Starbucks workers at a store in Seattle have voted 9 to 0 to join a union, a first in the city and state where the coffee chain is headquartered and bringing closer to home a burgeoning labor movement among its workers that stretches across the country.
“We’re excited for what this means for the national movement, and specifically Seattle,” Rachel Ybarra, a 22-year-old barista who has worked at the newly unionized store for nearly two years, said in a news conference after the voting results were announced. “There’s a support system now that did not exist a year ago.”
One ballot was challenged and not opened, with three ballots not returned, according to a webcast of Tuesday’s tally by the National Labor Relations Boar (NLRB).
Starbucks didn’t immediately reply to a request for comment.
“This is the first Seattle election — a number of Seattle stores have filed [for elections] — it has symbolic importance for that reason,” John Logan, a professor and director of Labor and Employment Studies at San Francisco State University, told CBS MoneyWatch. The movement at Starbucks could “ignite a wave of organizing across the low-wage retail food-service sector,” he said.
Tuesday’s vote comes three months after baristas at a Starbucks store in upstate New York voted to join a union, a first among roughly 9,000 company-owned stores in the U.S. Workers at five more Buffalo-area stores and another in Mesa, Arizona, have since followed suit.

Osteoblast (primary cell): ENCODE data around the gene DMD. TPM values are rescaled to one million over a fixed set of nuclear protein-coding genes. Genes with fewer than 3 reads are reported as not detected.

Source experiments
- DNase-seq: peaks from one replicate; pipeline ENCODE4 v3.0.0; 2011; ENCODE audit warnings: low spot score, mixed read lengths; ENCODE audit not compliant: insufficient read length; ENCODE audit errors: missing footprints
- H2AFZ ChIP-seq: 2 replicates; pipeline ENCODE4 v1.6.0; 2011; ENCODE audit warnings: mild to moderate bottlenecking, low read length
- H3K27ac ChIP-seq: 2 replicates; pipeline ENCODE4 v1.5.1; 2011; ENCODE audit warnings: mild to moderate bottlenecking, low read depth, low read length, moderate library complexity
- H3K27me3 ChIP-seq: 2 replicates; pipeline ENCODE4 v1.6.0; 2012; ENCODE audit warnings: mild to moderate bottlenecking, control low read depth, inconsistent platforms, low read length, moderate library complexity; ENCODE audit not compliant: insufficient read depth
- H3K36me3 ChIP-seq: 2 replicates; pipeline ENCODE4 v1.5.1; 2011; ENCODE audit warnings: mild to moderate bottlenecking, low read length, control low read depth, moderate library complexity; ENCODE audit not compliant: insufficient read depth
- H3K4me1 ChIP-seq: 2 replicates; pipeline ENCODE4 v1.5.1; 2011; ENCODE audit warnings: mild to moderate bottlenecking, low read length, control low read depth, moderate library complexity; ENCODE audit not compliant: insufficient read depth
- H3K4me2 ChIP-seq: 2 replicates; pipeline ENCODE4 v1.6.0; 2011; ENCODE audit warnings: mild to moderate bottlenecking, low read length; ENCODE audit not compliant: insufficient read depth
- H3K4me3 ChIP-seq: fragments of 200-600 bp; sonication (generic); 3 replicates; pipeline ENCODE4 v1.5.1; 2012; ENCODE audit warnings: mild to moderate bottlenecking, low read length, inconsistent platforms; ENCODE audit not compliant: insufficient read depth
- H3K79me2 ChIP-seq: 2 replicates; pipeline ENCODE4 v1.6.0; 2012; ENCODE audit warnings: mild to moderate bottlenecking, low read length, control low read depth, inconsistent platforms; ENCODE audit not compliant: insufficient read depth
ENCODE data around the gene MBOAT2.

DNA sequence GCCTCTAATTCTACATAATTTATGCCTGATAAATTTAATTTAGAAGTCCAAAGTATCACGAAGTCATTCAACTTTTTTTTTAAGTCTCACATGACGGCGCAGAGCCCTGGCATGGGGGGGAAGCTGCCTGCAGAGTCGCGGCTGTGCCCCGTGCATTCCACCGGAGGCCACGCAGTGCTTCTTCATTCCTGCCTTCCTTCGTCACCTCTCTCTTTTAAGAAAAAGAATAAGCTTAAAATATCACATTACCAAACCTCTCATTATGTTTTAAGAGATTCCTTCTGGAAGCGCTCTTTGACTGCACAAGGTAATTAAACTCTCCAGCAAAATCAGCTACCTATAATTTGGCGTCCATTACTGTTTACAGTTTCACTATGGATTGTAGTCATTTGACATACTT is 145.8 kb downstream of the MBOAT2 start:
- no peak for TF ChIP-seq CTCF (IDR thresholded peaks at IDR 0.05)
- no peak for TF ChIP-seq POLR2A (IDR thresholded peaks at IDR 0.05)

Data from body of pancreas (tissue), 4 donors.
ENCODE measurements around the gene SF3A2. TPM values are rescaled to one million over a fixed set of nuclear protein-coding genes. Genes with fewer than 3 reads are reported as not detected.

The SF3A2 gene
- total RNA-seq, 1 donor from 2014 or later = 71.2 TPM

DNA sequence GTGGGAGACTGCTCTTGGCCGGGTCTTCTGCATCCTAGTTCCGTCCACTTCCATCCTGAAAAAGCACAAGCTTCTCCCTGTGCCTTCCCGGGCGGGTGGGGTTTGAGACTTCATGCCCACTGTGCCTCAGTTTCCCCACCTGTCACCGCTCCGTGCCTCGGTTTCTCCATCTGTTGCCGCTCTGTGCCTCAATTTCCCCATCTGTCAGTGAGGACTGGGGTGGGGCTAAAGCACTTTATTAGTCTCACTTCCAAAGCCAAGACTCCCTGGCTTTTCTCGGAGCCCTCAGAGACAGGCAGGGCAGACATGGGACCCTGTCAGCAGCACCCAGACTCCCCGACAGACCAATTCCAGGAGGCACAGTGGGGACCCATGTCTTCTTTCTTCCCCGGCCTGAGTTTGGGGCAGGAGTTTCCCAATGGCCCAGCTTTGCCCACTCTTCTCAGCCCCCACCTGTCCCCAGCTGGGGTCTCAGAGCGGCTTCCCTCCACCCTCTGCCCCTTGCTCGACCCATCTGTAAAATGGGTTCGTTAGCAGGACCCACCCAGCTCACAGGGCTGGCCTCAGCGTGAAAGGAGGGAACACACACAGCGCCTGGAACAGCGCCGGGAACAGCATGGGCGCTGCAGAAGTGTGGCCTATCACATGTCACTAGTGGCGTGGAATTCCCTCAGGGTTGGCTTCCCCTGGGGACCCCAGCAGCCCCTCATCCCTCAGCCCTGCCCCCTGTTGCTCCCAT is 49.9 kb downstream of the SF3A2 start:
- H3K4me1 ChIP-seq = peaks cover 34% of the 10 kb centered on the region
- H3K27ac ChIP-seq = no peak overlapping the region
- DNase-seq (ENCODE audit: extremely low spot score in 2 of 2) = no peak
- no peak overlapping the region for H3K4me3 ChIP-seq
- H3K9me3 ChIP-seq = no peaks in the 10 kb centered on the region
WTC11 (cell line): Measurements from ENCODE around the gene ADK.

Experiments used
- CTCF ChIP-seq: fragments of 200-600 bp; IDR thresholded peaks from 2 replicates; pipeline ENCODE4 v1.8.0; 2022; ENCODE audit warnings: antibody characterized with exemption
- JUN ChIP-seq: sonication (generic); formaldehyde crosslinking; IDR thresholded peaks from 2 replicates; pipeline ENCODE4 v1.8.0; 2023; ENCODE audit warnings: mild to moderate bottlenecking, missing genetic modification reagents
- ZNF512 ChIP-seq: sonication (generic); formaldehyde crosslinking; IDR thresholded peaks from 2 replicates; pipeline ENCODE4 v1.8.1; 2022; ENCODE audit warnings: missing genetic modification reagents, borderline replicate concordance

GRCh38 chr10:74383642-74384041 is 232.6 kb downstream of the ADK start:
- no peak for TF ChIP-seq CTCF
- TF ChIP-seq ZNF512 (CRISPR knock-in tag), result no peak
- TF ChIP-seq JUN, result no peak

Meanwhile, Starbucks workers at more than 150 stores in 27 states have filed with the NLRB to hold union elections looking to join Workers United, an affiliate of the Service Employees International Union.
Seattle-based Starbucks has opposed efforts to organize individual stores, unsuccessfully arguing that an election should include all of a region’s stores.
“If union revitalization is ever to happen in the U.S., it would have to happen because of these types of campaigns that spread like wildfire, that capture the imagination of young people,” Logan said. “The question for the broader labor movement is what to do to facilitate that process.”
The NLRB last week issued a complaint against Starbucks over claims it retaliated against two workers trying to organize their store in Phoenix. The company has repeatedly denied accusations it tried to intimidate workers.
The organizing effort at Starbucks is led by young workers with fewer fears of what could happen to them, as Logan sees it, citing high demand for workers by many employers re-emerging from the pandemic. They figure, “‘If I lost my job, I could probably get another one fairly easily’,” he said.
Logan sees similarities between Starbucks and a recent campaign to unionize an REI store in New York. In both cases “there is a union involved, but it’s almost a process of self-organization, about workers speaking to each other,” he said. “It’s not really about having a big union invest millions and millions of dollars into a campaign at McDonald’s — it’s more grassroots and worker-led, and companies probably fear that a lot more.”
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